*The Girl of the Limberlost link will take you to Project Gutenberg, where you can download the entire book in a half-dozen different formats, including both Kindle and Epub versions.

Grandma adores picnics and not so long ago got herself a pretty, insulated, collapsible picnic basket.  This  is the first time she's filling it up with goodies to go, so, like Mrs. Stanton, thinks more than plain old sandwiches are in order!  Perhaps not spice cake . . .  but just maybe

Grandma's Special Lemon Bars

2 cups flour
1/2 cup sifted confectioner's sugar
1/4 teaspoon salt
1 cup butter

Mix the dry ingredients, then rub in the butter, cut into small bits, until the mixture is well combined and crumbly.  Press evenly into the bottom of an 11 x 15 jelly roll pan.  Bake at 325F for15 minutes.

2 cups sugar
4 tablespoons flour
1 teaspoon baking powder
1/4 teaspoon salt
4 eggs, slightly beaten
4 tablespoons lemon juice
2 teaspoons grated lemon rind

Mix the filling ingredients until well combined, then spread evenly over the hot-from-the-oven crust and return to the oven for 25 minutes or until just golden brown.  Make a Lemon Glaze with 1 cup confectioner's sugar, 2 tablespoons lemon juice, 2 tablespoons melted butter and 2 teaspoons grated lemon rind in a small bowl.  Drizzle the glaze over the still warm bars from the tines of a fork.   Allow the bars to cool completely, then cut into 1.5 inch squares.  Store in a tightly covered tin with waxed paper between the layers.  These will keep several days to a week - if you can hide them long enough!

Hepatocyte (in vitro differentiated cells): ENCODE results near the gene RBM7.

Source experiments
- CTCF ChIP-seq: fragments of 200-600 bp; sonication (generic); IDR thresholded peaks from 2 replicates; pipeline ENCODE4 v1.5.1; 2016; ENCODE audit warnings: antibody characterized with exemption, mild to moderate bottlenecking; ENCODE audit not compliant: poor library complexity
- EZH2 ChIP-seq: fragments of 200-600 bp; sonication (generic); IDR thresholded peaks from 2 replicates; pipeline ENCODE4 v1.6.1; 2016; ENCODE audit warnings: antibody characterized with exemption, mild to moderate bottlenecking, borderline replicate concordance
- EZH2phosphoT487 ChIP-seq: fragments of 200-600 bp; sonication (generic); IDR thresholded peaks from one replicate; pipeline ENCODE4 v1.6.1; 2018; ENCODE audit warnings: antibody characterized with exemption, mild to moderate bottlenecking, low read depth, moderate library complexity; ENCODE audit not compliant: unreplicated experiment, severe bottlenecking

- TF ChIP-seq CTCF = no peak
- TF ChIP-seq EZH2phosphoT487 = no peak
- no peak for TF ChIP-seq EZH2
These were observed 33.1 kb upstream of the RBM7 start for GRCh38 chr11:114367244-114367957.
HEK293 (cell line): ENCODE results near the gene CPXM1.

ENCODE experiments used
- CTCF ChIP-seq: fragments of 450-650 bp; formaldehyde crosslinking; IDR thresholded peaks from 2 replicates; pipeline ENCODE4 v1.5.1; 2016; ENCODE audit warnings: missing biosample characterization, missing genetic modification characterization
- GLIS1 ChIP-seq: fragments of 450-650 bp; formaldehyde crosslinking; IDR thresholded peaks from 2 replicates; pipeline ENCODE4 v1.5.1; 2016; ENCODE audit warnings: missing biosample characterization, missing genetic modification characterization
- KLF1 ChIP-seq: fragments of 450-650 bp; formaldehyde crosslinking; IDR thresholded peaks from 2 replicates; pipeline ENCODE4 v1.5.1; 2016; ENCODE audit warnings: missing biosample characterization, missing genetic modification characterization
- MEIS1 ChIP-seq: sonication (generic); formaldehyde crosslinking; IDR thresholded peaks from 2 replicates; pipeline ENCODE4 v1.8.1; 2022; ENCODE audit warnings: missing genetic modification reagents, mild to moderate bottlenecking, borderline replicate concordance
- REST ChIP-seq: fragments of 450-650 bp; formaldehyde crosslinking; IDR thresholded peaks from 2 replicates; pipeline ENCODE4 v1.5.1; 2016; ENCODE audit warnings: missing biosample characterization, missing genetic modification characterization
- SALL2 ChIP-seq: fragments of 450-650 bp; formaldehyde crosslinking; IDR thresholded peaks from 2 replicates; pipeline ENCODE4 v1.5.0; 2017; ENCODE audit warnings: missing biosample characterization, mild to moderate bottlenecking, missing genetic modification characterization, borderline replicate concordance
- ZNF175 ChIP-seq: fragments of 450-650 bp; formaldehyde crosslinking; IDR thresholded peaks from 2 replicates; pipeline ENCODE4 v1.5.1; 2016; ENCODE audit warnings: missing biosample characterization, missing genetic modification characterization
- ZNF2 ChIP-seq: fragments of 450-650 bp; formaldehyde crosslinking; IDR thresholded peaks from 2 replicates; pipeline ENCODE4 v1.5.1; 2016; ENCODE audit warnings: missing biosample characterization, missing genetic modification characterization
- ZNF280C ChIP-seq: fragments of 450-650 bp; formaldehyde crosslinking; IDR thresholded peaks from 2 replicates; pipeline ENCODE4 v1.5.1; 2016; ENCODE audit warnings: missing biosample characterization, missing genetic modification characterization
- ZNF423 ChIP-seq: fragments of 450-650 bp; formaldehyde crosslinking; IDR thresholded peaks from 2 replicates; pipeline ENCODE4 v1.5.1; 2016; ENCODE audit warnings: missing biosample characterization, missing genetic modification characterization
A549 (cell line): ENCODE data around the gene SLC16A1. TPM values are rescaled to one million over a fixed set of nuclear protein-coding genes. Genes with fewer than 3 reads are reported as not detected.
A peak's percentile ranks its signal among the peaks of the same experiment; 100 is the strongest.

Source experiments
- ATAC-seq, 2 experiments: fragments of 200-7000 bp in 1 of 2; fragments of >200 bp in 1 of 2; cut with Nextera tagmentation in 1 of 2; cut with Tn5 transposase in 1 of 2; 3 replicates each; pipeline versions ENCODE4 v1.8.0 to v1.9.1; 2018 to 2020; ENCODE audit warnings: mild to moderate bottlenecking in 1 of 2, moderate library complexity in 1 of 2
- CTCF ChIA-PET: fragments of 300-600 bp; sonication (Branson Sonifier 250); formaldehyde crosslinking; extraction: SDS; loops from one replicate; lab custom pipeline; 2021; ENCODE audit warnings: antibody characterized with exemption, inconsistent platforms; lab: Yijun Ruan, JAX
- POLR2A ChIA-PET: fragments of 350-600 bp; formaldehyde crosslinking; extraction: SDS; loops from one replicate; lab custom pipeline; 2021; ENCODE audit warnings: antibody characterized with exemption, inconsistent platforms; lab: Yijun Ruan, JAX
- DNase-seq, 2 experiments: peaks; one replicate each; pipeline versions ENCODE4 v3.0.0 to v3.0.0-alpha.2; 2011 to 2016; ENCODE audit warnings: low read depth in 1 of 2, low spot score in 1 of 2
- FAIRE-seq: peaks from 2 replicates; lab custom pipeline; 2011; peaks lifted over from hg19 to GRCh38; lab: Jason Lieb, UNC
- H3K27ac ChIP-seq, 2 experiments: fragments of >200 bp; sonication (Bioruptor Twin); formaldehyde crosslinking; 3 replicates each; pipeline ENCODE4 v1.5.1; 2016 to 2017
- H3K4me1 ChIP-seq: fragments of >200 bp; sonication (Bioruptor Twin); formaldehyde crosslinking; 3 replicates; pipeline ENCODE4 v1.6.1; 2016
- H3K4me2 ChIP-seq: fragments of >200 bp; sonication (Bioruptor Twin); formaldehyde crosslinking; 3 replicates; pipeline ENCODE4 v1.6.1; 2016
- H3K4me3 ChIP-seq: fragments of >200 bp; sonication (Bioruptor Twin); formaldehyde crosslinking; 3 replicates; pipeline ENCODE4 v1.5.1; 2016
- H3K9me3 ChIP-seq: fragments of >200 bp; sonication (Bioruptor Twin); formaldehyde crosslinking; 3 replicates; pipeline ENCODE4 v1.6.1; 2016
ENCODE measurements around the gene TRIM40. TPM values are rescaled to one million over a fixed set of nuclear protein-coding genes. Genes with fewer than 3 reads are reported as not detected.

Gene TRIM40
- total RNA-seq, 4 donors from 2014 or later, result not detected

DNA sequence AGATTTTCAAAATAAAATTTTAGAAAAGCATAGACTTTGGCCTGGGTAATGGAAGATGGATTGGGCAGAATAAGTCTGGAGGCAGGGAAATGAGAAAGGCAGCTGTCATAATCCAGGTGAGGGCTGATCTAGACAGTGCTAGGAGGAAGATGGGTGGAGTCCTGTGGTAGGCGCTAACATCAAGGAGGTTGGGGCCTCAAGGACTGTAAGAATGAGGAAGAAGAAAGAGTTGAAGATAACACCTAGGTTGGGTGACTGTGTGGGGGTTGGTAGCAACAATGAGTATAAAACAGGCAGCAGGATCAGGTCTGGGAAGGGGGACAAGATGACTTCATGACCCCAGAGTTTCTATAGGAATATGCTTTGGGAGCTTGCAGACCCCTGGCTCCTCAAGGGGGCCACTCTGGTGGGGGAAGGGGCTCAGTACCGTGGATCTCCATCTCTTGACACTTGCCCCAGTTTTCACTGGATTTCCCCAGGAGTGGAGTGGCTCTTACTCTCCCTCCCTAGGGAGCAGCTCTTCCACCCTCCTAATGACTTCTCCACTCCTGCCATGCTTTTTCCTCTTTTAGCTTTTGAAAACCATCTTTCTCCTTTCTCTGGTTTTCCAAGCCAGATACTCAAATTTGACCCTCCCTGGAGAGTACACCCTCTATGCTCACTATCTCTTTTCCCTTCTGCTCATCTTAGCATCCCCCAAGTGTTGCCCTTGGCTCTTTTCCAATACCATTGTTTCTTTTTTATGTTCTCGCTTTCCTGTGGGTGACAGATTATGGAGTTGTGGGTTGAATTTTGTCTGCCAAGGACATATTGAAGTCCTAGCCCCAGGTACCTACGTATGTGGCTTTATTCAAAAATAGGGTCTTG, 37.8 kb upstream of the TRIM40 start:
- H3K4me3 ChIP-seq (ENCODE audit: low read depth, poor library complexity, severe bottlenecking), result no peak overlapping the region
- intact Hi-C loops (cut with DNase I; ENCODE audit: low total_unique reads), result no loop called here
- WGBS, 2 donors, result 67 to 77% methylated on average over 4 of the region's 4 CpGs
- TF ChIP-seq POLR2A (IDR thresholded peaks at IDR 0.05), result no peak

Happy Cooking!


  1. I thoroughly enjoyed reading this post, Grandma! Thank you.

  2. Lovely as always. Thanks.